TitlePoverty deconcentration, housing mobility, and the construction of recent US housing policy
NameTursi, Natasha Ona (author), Lake, Robert W (chair), Defilippis, James (internal member), Lahr, Michael L (internal member), Fischer, Frank (outside member), Rutgers University, Graduate School - New Brunswick,
Planning and Public Policy,
Housing policy--United States,
United States. Dept. of Housing and Urban Development
DescriptionThis study seeks to answer how and why poverty deconcentration and housing mobility have dominated recent housing policy discourse and produced the Moving to Opportunity demonstration program as HUD’s primary housing initiative in the 1990-2000 period. Through the examination of the policy discourse imbuing MTO I attempt to elucidate power relations and the role of elites in cultivating the housing mobility discourse. In addition, I demonstrate the hegemonic processes through which the dominant discourse proliferates. Employing a postpositivist approach to policy analysis, I examine the process of policy deliberation to expose the deliberative and discursive mechanisms through which MTO was engendered. Towards this end, the study explores the process, nature, and dynamics of policy deliberations at HUD to understand how federal policies are formed particularly with regard to embedded power dynamics and democratic processes. By illustrating the discursive practices that produced MTO, I uncover the politics, assumptions and frames through which HUD views poverty concentration, housing mobility, and voucher recipients. By depicting the evolutionary (genealogical) stages of MTO through a frame-critical discourse analysis, this study delimits the empirical findings produced through the demonstration. To that end I employ Fischer’s logic of policy evaluation and elucidate four interrelated discourses, which “extend from concrete empirical questions pertinent to a particular situation up to the abstract normative issues concerning a way of life” (1995:18). Accordingly, I produce an overall analysis of MTO, and offer suggestions on how the demonstration could have been structured or delineated differently, and what alternative assumptions or frames might have led to different analytical results.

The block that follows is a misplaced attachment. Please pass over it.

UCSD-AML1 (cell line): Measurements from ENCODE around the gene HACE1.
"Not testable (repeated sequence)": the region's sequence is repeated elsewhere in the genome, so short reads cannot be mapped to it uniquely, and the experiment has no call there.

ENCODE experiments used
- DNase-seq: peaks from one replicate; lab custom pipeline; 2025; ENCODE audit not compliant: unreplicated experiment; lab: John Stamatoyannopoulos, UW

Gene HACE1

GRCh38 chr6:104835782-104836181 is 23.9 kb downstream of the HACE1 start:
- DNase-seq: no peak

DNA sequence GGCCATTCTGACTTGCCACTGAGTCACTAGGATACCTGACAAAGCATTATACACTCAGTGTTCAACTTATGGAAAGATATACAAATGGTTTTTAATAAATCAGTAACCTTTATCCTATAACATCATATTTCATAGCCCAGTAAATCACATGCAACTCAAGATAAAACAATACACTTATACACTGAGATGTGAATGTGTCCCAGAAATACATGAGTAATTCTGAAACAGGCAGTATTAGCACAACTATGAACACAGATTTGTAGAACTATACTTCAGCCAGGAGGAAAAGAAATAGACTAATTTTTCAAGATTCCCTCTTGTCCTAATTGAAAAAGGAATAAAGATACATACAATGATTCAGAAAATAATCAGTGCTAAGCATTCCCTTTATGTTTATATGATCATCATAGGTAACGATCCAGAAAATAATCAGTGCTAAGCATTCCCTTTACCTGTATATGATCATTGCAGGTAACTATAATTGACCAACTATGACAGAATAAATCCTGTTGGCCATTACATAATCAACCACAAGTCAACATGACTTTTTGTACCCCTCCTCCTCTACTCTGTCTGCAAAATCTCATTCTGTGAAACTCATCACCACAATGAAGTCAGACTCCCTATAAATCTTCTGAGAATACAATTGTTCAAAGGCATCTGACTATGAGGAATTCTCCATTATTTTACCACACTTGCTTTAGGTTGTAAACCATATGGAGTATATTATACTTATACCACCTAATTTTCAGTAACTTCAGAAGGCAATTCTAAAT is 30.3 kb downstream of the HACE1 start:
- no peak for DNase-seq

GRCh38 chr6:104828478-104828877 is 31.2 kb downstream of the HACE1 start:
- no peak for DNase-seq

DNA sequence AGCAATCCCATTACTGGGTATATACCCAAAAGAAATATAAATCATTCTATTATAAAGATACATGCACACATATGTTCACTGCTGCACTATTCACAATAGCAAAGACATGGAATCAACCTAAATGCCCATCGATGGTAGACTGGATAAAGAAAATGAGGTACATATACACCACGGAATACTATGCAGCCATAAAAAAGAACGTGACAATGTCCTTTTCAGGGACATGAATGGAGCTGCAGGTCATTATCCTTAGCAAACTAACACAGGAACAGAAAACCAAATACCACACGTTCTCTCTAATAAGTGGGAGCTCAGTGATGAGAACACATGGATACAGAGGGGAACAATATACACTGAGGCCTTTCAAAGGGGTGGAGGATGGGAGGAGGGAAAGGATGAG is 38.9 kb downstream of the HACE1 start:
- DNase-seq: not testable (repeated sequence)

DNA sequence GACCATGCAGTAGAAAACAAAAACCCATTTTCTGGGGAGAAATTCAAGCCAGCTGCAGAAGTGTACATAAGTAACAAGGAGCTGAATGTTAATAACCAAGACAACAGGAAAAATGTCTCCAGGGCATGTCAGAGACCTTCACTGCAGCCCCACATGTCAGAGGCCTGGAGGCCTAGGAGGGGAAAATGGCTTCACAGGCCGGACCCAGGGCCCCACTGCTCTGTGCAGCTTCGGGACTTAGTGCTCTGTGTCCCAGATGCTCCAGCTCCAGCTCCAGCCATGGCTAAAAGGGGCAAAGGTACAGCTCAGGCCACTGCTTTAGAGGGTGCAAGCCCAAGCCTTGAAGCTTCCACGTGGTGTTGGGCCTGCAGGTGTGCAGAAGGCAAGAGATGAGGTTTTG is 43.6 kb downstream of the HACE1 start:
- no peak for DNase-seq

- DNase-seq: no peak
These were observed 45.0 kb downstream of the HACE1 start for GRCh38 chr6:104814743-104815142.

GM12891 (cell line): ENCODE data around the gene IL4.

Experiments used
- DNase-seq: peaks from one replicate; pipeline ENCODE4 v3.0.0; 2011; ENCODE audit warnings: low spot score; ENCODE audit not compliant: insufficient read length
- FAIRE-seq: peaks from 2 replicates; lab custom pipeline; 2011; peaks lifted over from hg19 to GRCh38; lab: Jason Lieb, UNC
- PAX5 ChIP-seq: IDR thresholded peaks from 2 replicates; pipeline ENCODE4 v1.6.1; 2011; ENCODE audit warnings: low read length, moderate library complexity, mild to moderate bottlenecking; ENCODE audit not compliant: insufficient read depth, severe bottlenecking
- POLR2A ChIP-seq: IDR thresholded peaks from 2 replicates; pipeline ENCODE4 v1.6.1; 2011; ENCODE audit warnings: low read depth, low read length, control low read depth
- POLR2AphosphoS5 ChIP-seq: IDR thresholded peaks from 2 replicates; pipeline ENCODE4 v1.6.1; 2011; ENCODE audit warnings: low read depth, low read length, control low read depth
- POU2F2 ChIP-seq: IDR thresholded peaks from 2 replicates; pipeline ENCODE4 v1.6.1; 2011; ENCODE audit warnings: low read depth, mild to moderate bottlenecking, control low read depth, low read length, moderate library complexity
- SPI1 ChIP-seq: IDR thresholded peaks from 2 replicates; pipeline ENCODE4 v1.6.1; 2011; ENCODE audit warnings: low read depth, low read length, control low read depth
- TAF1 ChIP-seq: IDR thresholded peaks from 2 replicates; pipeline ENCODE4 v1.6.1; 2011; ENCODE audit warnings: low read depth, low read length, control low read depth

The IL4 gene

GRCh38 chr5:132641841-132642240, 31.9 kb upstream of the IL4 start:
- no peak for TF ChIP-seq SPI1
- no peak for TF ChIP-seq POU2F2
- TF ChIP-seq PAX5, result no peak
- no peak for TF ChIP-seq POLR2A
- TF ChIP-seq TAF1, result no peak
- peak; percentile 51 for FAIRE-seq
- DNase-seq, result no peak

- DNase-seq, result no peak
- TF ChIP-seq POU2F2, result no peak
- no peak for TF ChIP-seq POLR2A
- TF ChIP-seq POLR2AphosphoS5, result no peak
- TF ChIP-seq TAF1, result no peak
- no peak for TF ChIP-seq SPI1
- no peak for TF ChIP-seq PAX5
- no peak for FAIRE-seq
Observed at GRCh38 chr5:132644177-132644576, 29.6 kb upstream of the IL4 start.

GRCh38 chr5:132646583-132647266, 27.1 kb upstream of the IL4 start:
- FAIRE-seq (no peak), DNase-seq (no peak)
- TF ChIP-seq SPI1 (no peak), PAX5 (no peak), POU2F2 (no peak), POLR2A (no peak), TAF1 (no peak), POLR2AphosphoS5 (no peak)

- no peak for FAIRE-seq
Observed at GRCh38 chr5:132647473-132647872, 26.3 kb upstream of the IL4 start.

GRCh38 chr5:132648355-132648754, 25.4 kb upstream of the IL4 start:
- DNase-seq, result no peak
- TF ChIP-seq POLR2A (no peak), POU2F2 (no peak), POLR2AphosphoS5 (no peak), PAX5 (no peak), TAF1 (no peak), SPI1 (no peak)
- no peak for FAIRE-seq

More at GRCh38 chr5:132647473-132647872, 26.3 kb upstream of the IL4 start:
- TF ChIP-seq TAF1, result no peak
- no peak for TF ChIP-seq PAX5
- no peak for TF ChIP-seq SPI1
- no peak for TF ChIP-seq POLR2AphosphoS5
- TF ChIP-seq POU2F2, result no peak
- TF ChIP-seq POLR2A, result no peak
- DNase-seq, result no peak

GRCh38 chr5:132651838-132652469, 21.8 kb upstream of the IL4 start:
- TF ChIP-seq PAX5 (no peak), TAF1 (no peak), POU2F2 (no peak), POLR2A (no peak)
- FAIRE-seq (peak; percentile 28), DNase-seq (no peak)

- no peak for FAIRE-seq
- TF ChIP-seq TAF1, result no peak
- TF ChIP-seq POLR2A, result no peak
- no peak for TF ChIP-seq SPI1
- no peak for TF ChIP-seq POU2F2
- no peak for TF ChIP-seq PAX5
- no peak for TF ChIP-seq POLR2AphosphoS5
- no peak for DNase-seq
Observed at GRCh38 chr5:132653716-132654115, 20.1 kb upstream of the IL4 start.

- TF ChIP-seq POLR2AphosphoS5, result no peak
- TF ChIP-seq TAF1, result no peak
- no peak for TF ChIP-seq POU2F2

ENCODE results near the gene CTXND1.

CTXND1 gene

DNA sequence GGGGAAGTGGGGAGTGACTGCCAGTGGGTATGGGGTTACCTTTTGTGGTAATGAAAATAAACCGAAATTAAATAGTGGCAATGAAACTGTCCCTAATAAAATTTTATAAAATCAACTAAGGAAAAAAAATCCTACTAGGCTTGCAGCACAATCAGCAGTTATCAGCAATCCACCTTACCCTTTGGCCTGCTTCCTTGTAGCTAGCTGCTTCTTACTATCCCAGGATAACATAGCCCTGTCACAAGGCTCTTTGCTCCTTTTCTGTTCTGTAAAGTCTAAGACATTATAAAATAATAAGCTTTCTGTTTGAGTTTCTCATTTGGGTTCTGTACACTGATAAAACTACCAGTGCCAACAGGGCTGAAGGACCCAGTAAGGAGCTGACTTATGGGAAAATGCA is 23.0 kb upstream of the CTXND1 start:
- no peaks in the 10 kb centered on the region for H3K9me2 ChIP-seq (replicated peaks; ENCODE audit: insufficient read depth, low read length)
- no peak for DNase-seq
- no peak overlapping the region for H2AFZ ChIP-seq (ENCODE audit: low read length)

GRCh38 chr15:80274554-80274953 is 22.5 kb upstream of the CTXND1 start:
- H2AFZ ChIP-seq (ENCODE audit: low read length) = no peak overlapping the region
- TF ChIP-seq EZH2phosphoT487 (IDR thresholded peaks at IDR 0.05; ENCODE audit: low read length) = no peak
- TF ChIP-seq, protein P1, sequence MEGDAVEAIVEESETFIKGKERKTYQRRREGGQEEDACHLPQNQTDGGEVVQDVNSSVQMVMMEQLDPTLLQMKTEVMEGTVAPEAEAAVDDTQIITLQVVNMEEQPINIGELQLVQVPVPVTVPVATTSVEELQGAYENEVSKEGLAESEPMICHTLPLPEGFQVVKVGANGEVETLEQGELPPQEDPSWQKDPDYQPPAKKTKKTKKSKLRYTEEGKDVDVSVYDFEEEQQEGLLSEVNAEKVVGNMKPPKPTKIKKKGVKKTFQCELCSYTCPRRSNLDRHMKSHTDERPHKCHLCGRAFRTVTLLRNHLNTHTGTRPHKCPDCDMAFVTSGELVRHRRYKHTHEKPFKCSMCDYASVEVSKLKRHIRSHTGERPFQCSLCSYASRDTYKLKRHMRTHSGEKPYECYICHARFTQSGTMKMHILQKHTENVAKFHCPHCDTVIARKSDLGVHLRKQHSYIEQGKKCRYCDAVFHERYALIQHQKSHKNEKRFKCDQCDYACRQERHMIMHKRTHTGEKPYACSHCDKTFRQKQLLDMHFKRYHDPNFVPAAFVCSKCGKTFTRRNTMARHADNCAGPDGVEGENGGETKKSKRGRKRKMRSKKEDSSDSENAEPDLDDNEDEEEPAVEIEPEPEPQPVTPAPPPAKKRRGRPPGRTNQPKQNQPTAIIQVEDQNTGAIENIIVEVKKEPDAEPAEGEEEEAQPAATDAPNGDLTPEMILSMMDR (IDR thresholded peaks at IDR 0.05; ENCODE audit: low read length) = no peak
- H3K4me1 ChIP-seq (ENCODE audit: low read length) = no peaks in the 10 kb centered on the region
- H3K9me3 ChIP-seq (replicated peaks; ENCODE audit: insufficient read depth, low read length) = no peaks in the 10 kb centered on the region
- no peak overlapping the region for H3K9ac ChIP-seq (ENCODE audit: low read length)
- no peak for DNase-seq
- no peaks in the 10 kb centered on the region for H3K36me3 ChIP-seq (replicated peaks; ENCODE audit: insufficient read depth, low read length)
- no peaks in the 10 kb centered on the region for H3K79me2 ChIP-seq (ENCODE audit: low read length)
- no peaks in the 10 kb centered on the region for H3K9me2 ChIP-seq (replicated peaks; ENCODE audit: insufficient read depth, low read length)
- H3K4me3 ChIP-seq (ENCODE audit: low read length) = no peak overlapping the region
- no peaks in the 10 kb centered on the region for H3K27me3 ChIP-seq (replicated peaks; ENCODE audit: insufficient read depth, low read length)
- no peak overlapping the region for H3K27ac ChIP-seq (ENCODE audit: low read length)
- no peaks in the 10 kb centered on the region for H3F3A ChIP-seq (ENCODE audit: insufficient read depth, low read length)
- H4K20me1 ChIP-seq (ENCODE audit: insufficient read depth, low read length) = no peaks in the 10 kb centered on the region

NoteIncludes bibliographical references
Noteby Natasha Ona Tursi
CollectionGraduate School - New Brunswick Electronic Theses and Dissertations
Organization NameRutgers, The State University of New Jersey
RightsThe author owns the copyright to this work.